John Walker Lindh was the first real victim of the new American torture policy. Naked, and bound to a stretcher with a bullet in his leg, he was denied basic human rights and healthcare and was given less respect than an animal prepared for the slaughterhouse.
Five Blackwater guards accused of shooting 14 Iraqis civilians are headed to court to answer for their crimes. The five hoped to move their trial to Utah but their request was denied. They will stand or fall in Washington, D.C.
I was alarmed to read yesterday that up to 17 United States Navy warships may have been used to detain terror suspects by hiding them from international scrutiny, and the legal system, on “black water” prison ships — creating, in an alarming way — terrorist detainment camps in military hulks. Are the USS Bataan and USS Peleliu the new Abu Ghraib and Guantánamo Bay?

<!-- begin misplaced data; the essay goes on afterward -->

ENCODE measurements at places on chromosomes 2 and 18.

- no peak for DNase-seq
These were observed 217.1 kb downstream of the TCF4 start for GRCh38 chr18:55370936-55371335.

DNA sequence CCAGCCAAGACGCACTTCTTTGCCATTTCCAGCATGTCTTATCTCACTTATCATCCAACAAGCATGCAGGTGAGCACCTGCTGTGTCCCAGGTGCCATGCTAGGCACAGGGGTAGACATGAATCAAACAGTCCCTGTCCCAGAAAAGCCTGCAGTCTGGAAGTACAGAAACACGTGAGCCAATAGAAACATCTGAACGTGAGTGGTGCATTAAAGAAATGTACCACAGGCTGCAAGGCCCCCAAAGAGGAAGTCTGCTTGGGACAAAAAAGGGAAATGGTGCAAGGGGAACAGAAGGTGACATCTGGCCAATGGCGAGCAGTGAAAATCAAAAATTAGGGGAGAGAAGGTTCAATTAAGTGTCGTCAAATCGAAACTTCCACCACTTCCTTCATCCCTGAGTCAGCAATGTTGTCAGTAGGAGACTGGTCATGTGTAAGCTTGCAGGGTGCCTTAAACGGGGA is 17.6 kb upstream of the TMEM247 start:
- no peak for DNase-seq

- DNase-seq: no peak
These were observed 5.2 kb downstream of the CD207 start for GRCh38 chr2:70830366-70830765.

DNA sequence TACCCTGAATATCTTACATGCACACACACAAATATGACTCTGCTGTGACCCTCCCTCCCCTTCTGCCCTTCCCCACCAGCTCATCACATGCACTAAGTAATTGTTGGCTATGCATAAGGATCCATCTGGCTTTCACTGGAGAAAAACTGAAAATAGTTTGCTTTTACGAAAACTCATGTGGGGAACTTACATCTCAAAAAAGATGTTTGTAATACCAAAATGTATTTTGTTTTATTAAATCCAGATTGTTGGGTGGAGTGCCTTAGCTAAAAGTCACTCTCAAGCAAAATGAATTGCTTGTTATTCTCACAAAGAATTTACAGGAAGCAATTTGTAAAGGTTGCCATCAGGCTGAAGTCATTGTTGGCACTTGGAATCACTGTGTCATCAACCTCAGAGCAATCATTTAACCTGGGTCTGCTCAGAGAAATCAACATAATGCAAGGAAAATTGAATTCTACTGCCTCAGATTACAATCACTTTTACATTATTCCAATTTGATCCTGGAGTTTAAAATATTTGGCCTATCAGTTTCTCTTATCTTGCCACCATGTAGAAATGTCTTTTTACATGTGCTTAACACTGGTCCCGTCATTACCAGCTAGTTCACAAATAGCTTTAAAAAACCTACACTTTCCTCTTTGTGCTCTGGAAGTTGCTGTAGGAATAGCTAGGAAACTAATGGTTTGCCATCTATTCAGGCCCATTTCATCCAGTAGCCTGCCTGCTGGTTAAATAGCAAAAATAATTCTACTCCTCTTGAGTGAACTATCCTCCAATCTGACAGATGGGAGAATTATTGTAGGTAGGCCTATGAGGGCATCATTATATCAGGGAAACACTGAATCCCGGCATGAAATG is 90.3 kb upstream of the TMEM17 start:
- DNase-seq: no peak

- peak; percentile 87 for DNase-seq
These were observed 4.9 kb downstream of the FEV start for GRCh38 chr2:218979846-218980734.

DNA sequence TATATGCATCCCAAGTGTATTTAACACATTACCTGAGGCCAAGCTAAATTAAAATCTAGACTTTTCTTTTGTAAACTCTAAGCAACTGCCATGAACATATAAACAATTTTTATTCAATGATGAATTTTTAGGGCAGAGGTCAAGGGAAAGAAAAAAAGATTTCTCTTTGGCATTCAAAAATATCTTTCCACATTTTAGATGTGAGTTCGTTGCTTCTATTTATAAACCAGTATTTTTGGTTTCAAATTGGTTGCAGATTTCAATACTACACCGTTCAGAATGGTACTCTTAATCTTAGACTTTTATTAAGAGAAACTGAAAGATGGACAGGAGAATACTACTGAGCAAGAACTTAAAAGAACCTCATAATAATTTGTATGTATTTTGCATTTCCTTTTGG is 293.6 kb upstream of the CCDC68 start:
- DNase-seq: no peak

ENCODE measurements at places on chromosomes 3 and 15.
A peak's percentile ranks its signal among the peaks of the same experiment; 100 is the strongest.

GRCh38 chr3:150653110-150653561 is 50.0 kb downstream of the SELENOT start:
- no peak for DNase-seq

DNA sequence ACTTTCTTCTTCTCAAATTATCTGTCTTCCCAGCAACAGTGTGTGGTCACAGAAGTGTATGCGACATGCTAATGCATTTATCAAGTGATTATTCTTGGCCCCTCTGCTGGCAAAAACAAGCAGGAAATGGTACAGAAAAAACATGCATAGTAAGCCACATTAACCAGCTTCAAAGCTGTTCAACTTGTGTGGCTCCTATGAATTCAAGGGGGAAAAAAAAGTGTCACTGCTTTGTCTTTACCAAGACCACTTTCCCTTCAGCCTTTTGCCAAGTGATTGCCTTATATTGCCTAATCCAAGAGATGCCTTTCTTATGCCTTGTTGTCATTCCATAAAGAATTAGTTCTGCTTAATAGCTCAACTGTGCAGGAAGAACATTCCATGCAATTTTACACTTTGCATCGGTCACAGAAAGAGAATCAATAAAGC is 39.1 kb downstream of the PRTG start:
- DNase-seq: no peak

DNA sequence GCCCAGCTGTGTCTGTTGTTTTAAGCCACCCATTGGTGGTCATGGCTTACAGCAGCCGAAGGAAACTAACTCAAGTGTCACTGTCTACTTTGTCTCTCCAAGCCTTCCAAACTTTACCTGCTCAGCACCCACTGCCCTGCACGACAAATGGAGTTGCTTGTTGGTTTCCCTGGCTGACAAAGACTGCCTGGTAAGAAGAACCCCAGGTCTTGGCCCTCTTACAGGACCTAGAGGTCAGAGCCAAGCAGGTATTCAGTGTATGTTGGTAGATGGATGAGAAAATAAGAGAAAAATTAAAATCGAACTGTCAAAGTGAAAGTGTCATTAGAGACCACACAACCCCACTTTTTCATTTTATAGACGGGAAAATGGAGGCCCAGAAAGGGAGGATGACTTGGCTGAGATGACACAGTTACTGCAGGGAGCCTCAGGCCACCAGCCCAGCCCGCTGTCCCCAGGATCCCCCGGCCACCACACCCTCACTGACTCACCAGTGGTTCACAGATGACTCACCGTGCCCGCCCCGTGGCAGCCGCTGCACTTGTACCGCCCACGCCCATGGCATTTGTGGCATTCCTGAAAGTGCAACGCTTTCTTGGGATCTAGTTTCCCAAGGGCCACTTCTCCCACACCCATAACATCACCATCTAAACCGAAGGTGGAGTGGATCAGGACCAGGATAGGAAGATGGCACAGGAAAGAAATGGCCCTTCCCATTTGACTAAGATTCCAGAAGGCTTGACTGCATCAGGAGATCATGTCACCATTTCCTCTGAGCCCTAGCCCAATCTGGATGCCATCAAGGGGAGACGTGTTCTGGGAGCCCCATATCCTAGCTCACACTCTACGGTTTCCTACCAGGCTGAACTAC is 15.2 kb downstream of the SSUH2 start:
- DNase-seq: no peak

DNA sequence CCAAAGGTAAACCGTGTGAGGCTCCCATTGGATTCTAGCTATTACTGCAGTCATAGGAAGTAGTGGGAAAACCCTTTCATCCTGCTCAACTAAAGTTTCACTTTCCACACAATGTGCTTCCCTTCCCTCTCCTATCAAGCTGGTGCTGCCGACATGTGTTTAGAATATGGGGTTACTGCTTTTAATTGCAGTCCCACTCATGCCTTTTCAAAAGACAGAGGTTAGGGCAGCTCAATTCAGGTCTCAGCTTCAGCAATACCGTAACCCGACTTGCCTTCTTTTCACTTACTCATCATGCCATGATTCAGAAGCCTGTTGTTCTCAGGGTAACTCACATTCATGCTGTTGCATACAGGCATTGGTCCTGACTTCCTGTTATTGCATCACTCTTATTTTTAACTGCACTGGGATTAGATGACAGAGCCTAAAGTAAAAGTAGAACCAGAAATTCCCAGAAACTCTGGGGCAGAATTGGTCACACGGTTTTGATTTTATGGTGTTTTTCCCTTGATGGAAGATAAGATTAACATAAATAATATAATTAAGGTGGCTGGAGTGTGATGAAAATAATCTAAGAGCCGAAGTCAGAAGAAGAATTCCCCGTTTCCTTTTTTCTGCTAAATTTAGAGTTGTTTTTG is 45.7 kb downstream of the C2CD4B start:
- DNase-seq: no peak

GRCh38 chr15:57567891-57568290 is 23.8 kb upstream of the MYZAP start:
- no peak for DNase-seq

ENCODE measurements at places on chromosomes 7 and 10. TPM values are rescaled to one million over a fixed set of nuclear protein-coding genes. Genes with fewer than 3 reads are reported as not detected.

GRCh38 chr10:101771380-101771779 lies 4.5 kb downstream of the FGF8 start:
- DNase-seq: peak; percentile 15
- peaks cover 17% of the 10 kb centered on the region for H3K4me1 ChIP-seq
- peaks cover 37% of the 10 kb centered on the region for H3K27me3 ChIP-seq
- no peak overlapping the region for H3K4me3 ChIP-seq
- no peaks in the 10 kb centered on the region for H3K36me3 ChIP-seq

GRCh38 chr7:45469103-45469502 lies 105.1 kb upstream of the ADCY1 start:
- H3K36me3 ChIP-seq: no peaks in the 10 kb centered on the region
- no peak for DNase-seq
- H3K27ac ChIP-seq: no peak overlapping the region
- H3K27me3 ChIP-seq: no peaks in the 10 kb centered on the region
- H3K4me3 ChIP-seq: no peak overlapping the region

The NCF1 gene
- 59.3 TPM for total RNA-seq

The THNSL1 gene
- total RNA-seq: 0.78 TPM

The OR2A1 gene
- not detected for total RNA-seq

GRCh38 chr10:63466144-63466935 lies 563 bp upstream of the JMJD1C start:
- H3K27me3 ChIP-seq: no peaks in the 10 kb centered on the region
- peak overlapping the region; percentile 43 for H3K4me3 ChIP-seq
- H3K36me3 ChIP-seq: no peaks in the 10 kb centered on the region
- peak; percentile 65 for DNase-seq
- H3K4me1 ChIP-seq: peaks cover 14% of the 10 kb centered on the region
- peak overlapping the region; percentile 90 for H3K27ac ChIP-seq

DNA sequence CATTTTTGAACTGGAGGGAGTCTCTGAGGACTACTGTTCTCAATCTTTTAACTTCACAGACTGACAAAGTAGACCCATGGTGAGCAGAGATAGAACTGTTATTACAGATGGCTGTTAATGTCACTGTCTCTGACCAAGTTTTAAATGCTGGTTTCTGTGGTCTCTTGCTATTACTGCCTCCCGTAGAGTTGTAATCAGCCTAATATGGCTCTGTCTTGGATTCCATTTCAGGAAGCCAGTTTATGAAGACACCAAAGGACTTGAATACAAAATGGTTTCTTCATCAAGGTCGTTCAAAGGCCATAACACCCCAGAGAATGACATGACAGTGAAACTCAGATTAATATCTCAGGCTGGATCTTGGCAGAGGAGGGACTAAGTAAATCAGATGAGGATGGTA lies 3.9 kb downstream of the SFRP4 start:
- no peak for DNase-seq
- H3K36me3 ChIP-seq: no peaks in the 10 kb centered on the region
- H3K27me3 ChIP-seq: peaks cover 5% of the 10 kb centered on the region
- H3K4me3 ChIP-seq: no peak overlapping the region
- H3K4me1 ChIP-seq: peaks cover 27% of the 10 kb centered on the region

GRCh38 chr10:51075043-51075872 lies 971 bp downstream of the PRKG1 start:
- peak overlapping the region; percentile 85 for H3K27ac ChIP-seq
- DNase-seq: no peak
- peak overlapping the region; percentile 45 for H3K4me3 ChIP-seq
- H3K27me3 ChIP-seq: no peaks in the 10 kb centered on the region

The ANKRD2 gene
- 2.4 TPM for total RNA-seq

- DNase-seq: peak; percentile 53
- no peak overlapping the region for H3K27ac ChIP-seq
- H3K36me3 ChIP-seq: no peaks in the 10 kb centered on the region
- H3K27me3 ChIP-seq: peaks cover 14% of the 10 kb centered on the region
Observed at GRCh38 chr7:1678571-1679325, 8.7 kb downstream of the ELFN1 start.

We are having a heated political discussion in the USA this week wondering if waterboarding is torture or not as Michael Mukasey faces a Senate confirmation hearing on his attorney general nomination — but waterboarding has a long history as part of the human core in antiquity:
Waterboarding is a technique in which prisoners are subjected to simulated drowning by binding them to an inclined board, with their feet raised and head a bit below their feet. Then cellophane or cloth is wrapped over a prisoner’s face and water is poured over the person.
Vietnam 1968: In Da Nang, the U.S. military used waterboarding as an interrogation technique: